One of the bonuses to installing LEDs is added reaction time. The time it takes to fully light up a halogen or HID bulb is about half a second. While that seems negligible, LEDs light up in a millionth of a second. Studies have shown that this actually can increase reaction time of your fellow drivers by upwards of 30%! And here's the real reason why LEDs have started showing up stock in tail lights and indicators. Vehicle manufacturers see the added value in this quick reaction time which prevents accidents and protects your investment. Win-win!
Now, not all LEDs are created equal. Just like with the knock off HIDs and Xenons, buy carefully and only from well respected manufacturers and distributors. Just throwing an LED into the product, doesn't mean the light will be focused on the road ahead and light up as well as say these Diode Dynamics Stage Series Light Bars do. You need LEDs that are properly focused and directed. You can say this about any product though. The same is true with HIDs. If they aren't properly directed, then they won't light up where you're going.
Another great added feature of these new age LEDs is that their color temperature is extremely close to Daylight. This means that the beam of light they put out makes the surrounding area look as close to daylight as you can get. Couple this with hyper-efficiency, and you've got an excellent product. It only takes a fraction of the power to put out similar brightness with LEDs compared to halogens or HIDs.
And LEDs are much less likely to blind incoming traffic compared to overly bright HIDs. With all these innovations, it is pretty clear that LEDs are destined to dominate the aftermarket lighting market, if not completely take over stock. One of the only reasons why I don't think LEDs will become the only stock lighting option, however, is that it is possible that top-quality LEDs may actually be the first ever lighting option that will last the life of the vehicle.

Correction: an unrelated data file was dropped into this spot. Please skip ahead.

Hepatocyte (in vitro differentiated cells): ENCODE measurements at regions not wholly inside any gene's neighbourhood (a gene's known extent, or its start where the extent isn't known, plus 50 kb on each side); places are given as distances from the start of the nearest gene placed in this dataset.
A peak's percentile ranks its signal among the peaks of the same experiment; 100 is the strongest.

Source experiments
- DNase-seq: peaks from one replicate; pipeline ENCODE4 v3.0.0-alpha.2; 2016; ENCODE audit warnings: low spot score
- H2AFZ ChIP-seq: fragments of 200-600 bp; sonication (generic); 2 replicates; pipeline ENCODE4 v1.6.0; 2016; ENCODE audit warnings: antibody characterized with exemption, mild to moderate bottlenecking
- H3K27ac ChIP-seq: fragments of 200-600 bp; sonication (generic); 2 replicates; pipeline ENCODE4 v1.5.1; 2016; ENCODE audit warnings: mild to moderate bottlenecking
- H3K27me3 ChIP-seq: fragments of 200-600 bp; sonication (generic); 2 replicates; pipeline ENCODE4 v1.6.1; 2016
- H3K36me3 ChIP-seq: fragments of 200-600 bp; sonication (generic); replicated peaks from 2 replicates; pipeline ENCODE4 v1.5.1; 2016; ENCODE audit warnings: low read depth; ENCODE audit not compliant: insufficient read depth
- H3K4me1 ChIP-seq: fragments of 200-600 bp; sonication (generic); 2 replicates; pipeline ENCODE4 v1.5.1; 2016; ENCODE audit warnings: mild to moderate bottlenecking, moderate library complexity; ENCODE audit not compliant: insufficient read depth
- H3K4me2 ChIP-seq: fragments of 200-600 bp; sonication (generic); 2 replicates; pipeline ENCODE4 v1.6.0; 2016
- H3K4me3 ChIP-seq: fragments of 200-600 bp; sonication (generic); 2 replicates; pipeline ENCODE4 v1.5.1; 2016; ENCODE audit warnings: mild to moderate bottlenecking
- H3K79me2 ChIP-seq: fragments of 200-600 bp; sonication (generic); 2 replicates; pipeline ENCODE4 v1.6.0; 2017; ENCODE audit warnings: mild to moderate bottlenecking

Longevity & Cost Breakdown
Now that you know the terminology & types of lighting options, it's time to help you decide what's best for you & your vehicle. Now it would be easy just to say, well, LEDs are the bestest and the newest so just buy those, but the truth is that it might come down to your individual vehicle make and model, how old or far into the life of the vehicle you are, & even how much night driving you do or whether you ever off-road at night. I can fairly definitively say at this point though that if you are considering replacing your stock halogens on a brand new or fairly new vehicle that you plan to have for 5 years or more, you should probably go ahead & invest in some quality LEDs, unless if it never rains where you live & you only drive during the day.
Let's say you're a red blooded American and hence care about the blow to your pocketbook that your new headlights are going to cost you. Don't worry, I'm one too. No judgement. We tend to go looking for the best deals and the best prices. That's just how we were raised, am I right? But here's the thing: not all products are created equal. Look at it this way. Have you ever been shopping at the store and you look at price of two items. Let's say we've got 2 six packs of beer, just to keep things simple here. One is in bottles, the other cans. The bottles cost $6 for the six pack, cans only $5. Now maybe I'm a bottle guy. Maybe I go for the cans because I recycle them to get more beer money twice a year. But if I really broke down the cost per ounce of beer I'd see that I'm getting more value from those cans, right? This is an easy example to use. Now I might then look at the cost of say a Halogen vs an HID and come to a similar conclusion. The question is, how do we measure? It's easy to compare two six packs of the same beer. But now we are looking at different quality of light production all with different costs and installation requirements. I mean, those HIDs are gonna be harder to install than those halogens, but what if they last longer? How much is the better product worth to me? And how much hassle am I willing to go through installing them? But the real question, the big one, is this: How much am I really paying per light hour? In other words, how long are these gonna last?
Longevity: How long are these lights gonna last?